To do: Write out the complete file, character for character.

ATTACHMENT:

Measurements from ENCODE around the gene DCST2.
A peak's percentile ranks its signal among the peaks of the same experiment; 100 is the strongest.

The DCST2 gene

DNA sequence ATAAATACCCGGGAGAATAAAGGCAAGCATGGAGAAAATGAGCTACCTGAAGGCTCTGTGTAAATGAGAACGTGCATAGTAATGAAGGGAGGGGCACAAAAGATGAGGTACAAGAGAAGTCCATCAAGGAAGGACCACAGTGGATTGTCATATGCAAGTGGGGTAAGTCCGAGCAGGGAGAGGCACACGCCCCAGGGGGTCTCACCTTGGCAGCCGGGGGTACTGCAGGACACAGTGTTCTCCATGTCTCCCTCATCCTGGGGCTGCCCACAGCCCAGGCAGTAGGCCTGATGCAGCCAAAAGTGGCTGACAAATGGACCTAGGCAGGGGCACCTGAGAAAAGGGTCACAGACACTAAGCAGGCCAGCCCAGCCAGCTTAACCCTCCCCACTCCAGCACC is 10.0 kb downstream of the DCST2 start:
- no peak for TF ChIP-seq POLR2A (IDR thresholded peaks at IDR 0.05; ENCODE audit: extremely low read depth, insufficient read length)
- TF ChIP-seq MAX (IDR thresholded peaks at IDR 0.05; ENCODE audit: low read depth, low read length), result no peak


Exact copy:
Measurements from ENCODE around the gene DCST2.
A peak's percentile ranks its signal among the peaks of the same experiment; 100 is the strongest.

The DCST2 gene

DNA sequence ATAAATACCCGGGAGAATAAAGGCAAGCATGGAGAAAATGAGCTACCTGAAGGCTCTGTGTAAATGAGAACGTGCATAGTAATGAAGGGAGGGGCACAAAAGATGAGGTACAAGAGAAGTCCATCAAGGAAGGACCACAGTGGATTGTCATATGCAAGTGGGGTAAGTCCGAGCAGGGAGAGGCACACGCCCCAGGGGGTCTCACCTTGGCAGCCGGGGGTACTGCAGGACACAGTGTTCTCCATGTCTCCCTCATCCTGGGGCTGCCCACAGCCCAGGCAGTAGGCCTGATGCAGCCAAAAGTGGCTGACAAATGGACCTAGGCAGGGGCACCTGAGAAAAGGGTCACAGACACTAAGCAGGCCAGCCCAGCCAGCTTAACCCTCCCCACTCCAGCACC is 10.0 kb downstream of the DCST2 start:
- no peak for TF ChIP-seq POLR2A (IDR thresholded peaks at IDR 0.05; ENCODE audit: extremely low read depth, insufficient read length)
- TF ChIP-seq MAX (IDR thresholded peaks at IDR 0.05; ENCODE audit: low read depth, low read length), result no peak